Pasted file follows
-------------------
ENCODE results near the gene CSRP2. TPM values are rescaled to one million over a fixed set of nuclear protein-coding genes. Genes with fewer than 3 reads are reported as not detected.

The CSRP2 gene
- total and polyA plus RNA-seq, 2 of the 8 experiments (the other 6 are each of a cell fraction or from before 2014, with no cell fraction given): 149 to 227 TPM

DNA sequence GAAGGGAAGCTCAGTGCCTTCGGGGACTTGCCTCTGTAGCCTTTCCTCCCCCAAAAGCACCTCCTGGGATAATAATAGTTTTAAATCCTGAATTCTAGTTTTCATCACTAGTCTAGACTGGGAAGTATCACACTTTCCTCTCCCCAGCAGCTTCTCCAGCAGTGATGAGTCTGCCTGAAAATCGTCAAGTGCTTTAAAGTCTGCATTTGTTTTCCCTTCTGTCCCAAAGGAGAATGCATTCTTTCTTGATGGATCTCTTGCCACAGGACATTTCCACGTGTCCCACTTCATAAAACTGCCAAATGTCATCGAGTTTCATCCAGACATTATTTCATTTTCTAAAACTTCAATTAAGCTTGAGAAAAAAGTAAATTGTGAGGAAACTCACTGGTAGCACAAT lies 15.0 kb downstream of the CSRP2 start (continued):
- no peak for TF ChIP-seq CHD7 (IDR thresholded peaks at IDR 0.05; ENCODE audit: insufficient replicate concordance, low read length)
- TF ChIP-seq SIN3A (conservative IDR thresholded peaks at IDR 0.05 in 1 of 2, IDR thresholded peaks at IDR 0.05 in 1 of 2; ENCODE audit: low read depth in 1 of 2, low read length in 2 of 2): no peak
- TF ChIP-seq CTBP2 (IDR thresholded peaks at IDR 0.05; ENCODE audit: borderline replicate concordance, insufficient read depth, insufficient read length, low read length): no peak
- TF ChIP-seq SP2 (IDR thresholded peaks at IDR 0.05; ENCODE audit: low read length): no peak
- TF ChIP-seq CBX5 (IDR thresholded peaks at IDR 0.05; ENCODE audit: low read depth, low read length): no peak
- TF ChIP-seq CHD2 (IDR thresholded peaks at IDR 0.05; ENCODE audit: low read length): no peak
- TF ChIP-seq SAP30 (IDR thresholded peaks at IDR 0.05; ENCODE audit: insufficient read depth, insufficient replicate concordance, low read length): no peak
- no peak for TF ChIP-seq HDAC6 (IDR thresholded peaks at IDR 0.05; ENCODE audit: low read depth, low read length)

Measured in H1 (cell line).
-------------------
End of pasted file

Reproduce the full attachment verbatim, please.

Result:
ENCODE results near the gene CSRP2. TPM values are rescaled to one million over a fixed set of nuclear protein-coding genes. Genes with fewer than 3 reads are reported as not detected.

The CSRP2 gene
- total and polyA plus RNA-seq, 2 of the 8 experiments (the other 6 are each of a cell fraction or from before 2014, with no cell fraction given): 149 to 227 TPM

DNA sequence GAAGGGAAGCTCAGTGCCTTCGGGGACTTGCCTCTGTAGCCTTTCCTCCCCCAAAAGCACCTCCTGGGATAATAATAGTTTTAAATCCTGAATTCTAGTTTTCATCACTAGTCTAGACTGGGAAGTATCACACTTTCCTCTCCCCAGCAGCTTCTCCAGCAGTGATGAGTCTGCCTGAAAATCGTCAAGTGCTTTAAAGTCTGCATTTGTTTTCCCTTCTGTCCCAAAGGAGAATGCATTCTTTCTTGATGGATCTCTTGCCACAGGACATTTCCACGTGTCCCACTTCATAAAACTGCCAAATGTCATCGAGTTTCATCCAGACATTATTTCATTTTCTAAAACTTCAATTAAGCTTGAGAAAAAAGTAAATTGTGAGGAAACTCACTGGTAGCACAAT lies 15.0 kb downstream of the CSRP2 start (continued):
- no peak for TF ChIP-seq CHD7 (IDR thresholded peaks at IDR 0.05; ENCODE audit: insufficient replicate concordance, low read length)
- TF ChIP-seq SIN3A (conservative IDR thresholded peaks at IDR 0.05 in 1 of 2, IDR thresholded peaks at IDR 0.05 in 1 of 2; ENCODE audit: low read depth in 1 of 2, low read length in 2 of 2): no peak
- TF ChIP-seq CTBP2 (IDR thresholded peaks at IDR 0.05; ENCODE audit: borderline replicate concordance, insufficient read depth, insufficient read length, low read length): no peak
- TF ChIP-seq SP2 (IDR thresholded peaks at IDR 0.05; ENCODE audit: low read length): no peak
- TF ChIP-seq CBX5 (IDR thresholded peaks at IDR 0.05; ENCODE audit: low read depth, low read length): no peak
- TF ChIP-seq CHD2 (IDR thresholded peaks at IDR 0.05; ENCODE audit: low read length): no peak
- TF ChIP-seq SAP30 (IDR thresholded peaks at IDR 0.05; ENCODE audit: insufficient read depth, insufficient replicate concordance, low read length): no peak
- no peak for TF ChIP-seq HDAC6 (IDR thresholded peaks at IDR 0.05; ENCODE audit: low read depth, low read length)

Measured in H1 (cell line).